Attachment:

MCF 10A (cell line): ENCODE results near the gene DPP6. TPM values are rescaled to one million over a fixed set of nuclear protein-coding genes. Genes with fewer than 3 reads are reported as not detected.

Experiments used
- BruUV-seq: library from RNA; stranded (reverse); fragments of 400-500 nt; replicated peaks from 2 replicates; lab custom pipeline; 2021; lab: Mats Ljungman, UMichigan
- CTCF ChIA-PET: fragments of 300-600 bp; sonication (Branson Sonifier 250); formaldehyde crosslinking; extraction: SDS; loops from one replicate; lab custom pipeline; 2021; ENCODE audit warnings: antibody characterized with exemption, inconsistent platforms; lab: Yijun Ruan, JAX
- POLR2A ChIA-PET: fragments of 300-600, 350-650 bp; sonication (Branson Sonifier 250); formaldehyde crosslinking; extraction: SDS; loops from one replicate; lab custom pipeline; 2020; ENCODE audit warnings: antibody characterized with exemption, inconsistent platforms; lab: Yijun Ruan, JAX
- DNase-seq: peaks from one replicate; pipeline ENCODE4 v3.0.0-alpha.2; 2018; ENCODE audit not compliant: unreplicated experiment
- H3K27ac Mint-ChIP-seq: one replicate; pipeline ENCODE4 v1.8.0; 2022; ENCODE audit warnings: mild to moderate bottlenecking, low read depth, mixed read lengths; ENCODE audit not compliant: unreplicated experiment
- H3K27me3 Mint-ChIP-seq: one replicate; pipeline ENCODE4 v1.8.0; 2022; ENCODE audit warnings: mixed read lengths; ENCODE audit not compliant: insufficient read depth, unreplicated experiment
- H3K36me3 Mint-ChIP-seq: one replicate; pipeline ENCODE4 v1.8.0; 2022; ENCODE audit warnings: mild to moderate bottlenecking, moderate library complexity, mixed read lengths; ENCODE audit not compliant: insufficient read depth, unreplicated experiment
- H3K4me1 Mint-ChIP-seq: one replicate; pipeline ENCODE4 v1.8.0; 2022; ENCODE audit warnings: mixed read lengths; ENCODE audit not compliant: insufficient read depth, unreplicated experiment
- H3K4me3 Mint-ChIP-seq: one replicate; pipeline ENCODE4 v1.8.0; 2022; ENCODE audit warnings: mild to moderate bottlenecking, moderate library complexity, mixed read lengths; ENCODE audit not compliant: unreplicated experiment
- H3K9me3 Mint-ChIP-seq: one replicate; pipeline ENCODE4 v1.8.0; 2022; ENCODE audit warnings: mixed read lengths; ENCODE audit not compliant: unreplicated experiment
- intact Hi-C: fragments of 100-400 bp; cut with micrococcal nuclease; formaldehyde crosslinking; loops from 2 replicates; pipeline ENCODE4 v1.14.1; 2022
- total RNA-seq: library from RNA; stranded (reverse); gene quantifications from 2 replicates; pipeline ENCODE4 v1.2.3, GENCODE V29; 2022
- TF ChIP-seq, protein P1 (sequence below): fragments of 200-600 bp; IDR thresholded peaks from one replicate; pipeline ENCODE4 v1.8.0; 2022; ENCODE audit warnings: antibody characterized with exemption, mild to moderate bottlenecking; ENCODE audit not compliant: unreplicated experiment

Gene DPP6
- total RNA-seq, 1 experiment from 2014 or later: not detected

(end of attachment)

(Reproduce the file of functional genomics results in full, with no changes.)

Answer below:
MCF 10A (cell line): ENCODE results near the gene DPP6. TPM values are rescaled to one million over a fixed set of nuclear protein-coding genes. Genes with fewer than 3 reads are reported as not detected.

Experiments used
- BruUV-seq: library from RNA; stranded (reverse); fragments of 400-500 nt; replicated peaks from 2 replicates; lab custom pipeline; 2021; lab: Mats Ljungman, UMichigan
- CTCF ChIA-PET: fragments of 300-600 bp; sonication (Branson Sonifier 250); formaldehyde crosslinking; extraction: SDS; loops from one replicate; lab custom pipeline; 2021; ENCODE audit warnings: antibody characterized with exemption, inconsistent platforms; lab: Yijun Ruan, JAX
- POLR2A ChIA-PET: fragments of 300-600, 350-650 bp; sonication (Branson Sonifier 250); formaldehyde crosslinking; extraction: SDS; loops from one replicate; lab custom pipeline; 2020; ENCODE audit warnings: antibody characterized with exemption, inconsistent platforms; lab: Yijun Ruan, JAX
- DNase-seq: peaks from one replicate; pipeline ENCODE4 v3.0.0-alpha.2; 2018; ENCODE audit not compliant: unreplicated experiment
- H3K27ac Mint-ChIP-seq: one replicate; pipeline ENCODE4 v1.8.0; 2022; ENCODE audit warnings: mild to moderate bottlenecking, low read depth, mixed read lengths; ENCODE audit not compliant: unreplicated experiment
- H3K27me3 Mint-ChIP-seq: one replicate; pipeline ENCODE4 v1.8.0; 2022; ENCODE audit warnings: mixed read lengths; ENCODE audit not compliant: insufficient read depth, unreplicated experiment
- H3K36me3 Mint-ChIP-seq: one replicate; pipeline ENCODE4 v1.8.0; 2022; ENCODE audit warnings: mild to moderate bottlenecking, moderate library complexity, mixed read lengths; ENCODE audit not compliant: insufficient read depth, unreplicated experiment
- H3K4me1 Mint-ChIP-seq: one replicate; pipeline ENCODE4 v1.8.0; 2022; ENCODE audit warnings: mixed read lengths; ENCODE audit not compliant: insufficient read depth, unreplicated experiment
- H3K4me3 Mint-ChIP-seq: one replicate; pipeline ENCODE4 v1.8.0; 2022; ENCODE audit warnings: mild to moderate bottlenecking, moderate library complexity, mixed read lengths; ENCODE audit not compliant: unreplicated experiment
- H3K9me3 Mint-ChIP-seq: one replicate; pipeline ENCODE4 v1.8.0; 2022; ENCODE audit warnings: mixed read lengths; ENCODE audit not compliant: unreplicated experiment
- intact Hi-C: fragments of 100-400 bp; cut with micrococcal nuclease; formaldehyde crosslinking; loops from 2 replicates; pipeline ENCODE4 v1.14.1; 2022
- total RNA-seq: library from RNA; stranded (reverse); gene quantifications from 2 replicates; pipeline ENCODE4 v1.2.3, GENCODE V29; 2022
- TF ChIP-seq, protein P1 (sequence below): fragments of 200-600 bp; IDR thresholded peaks from one replicate; pipeline ENCODE4 v1.8.0; 2022; ENCODE audit warnings: antibody characterized with exemption, mild to moderate bottlenecking; ENCODE audit not compliant: unreplicated experiment

Gene DPP6
- total RNA-seq, 1 experiment from 2014 or later: not detected